Basic Tools
Basic Tools to Influence and Coerce...

Rule of three

If you ever have to include a list of benefits then always use three. A list of three items is more direct, carries more weight and is more effective (note the three items).

Listing just two has less impact and adding four or five makes the sentence too wordy and reduces its impact.

Rhetorical questions

Rhetorical questions are where you ask a question and then answer it yourself. These can be very effective to guide your reader along your line of thought, to persuade and coerce or to deal and dismiss with any objections.

They must be framed within a logical framework or your reader might not agree with you. As soon as they disagree their attention or support will waiver and may be lost.

You can use a rhetorical question with a shock answer as long as you immediately follow it up with a logical argument and proof.

Feel, felt, found

Feel, felt, found is a powerful tool that can be used to build an emotional bond of shared experience with your lead and then take them to a shared conclusion by apparently taking the same route as you took.

For example, “do you feel confused by pensions and retirement provision? I felt the same and nearly left it too late. Luckily, I found this free report that explained all I needed to know in clear and simple terms that even I could understand.”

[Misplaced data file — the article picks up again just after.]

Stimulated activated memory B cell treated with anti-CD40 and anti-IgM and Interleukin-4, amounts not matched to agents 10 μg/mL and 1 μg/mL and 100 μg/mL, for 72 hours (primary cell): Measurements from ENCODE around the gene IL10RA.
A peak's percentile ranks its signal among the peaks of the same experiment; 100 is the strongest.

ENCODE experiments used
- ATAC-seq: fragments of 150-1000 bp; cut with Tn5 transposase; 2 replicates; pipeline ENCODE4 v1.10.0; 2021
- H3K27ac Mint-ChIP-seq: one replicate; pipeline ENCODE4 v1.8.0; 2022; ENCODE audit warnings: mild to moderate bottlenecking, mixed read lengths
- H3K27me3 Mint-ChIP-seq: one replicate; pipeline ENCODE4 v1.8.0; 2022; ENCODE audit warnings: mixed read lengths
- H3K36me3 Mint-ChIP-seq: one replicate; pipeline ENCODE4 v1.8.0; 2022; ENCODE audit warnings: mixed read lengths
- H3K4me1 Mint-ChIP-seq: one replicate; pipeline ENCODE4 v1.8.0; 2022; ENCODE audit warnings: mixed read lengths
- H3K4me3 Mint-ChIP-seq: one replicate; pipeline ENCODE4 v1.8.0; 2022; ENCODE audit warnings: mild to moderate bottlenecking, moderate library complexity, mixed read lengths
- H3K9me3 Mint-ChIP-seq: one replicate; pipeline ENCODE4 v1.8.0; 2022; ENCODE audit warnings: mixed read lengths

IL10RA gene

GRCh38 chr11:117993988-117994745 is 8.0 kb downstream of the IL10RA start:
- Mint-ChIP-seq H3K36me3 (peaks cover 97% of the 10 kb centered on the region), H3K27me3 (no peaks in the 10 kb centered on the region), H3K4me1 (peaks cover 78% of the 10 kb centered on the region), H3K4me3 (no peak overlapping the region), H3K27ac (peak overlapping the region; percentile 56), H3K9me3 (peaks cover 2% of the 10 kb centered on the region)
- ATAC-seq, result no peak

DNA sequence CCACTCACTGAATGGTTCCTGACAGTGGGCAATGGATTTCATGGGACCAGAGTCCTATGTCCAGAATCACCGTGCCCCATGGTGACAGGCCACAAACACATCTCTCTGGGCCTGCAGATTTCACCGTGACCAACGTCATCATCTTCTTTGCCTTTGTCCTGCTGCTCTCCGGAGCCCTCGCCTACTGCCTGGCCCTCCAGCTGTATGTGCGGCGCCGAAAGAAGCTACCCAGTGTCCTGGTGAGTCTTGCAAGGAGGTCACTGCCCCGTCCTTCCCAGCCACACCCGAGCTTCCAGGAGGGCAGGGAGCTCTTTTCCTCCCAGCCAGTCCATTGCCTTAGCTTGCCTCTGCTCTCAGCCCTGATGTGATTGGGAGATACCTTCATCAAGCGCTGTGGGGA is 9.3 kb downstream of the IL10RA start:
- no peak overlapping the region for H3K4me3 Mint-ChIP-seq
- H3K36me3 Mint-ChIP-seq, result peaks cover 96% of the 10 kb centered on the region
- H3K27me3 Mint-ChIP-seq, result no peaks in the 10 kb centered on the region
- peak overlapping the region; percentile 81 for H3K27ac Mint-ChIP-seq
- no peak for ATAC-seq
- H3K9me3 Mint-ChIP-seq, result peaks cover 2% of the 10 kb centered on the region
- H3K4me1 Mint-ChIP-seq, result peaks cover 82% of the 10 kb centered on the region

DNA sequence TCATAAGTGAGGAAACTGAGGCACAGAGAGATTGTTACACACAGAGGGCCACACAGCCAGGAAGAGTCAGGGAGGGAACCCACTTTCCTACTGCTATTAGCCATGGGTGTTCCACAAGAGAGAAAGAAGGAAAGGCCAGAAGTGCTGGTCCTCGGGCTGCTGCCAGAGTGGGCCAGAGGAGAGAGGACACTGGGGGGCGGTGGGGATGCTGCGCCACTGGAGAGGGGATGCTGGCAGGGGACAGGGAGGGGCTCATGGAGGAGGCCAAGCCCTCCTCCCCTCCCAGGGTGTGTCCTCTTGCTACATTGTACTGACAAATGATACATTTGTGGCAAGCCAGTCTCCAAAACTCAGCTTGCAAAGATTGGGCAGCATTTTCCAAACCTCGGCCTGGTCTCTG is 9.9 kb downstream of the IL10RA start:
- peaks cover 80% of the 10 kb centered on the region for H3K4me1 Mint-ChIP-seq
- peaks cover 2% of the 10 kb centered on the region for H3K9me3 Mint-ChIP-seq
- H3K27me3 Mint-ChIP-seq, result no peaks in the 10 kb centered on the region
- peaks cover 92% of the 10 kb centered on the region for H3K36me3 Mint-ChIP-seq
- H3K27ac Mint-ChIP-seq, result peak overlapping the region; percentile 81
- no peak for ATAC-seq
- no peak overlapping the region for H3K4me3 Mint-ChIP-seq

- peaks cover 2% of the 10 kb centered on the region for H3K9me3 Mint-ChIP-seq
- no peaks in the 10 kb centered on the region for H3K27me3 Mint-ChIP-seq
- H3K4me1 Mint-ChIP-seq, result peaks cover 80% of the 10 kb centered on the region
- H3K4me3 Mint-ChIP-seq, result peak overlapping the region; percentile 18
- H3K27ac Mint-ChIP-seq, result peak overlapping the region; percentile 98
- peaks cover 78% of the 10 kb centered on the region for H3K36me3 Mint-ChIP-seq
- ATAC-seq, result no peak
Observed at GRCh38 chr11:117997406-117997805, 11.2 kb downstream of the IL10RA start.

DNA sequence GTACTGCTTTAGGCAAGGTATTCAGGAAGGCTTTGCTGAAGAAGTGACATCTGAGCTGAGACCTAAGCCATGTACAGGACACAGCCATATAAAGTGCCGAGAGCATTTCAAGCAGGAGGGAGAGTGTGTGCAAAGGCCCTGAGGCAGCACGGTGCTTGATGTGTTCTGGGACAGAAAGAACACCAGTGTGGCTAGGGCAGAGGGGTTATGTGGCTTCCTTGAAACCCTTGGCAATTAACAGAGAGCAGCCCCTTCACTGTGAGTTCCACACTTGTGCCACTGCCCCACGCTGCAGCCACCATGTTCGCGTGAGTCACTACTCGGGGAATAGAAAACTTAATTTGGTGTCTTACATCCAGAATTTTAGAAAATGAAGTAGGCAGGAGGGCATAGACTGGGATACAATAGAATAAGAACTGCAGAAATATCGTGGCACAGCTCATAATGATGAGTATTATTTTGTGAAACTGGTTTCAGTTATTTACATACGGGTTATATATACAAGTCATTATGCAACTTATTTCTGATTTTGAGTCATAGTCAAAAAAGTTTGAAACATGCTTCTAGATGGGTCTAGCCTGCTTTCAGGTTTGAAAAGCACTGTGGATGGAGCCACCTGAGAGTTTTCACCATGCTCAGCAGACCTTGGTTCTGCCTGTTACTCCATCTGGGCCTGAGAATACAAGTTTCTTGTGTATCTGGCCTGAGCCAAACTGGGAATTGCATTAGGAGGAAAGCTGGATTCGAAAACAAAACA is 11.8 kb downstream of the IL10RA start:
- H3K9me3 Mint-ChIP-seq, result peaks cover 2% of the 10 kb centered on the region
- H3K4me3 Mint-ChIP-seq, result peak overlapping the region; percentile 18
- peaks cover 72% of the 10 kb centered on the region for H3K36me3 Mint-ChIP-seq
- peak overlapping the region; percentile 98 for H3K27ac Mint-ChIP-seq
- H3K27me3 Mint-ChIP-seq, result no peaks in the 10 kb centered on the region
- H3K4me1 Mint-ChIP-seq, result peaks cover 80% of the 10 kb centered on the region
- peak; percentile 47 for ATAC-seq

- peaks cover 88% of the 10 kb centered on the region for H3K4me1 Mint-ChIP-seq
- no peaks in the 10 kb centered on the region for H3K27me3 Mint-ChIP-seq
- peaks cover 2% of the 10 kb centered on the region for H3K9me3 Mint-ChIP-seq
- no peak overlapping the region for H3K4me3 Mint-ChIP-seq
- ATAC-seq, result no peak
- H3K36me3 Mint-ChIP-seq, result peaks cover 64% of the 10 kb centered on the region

Note how the feel would generate a yes response in the target market, the felt not only shares empathy but hints at a fear and consequence of leaving it too late and the found is reassuring with keywords such as clear, simple and understand that lead the reader to the inevitable call to action of downloading the free report.

Corporate name dropping

As people drop names into conversations to impress their friends and colleagues you can do the same to impress clients and potential customers. Keep it to a minimum, otherwise the effect will be diminished, but mentioning a prestigious or well known company will add to your perception as a expert and help build up your standing.

Deliberate repetition

I spend most of my editing time taking out repetition but this time I'm about to recommend it. If you have a key phrase that you really want to push then repeat it again and again.

This is used a lot in speech writing with Martin Luther King's “I have a dream” being the most famous. In this he not only began his speech repeating the phrase “one hundred years later” four times in one paragraph, he then repeated “I have a dream” as bullet points for his main points and then closed his speech with “let freedom ring” five times.

In persuasive writing the repetition could be a rhetorical question such as “would you do this to your business?” or a statement such as “and they wonder why they have no sales”.

Build a yes ladder

The final technique is to end the writing with a series of statements, arguments or questions that will build a series of yes answers. This is known in sales copy writing as building a yes ladder in which the final rung is to get them to buy.

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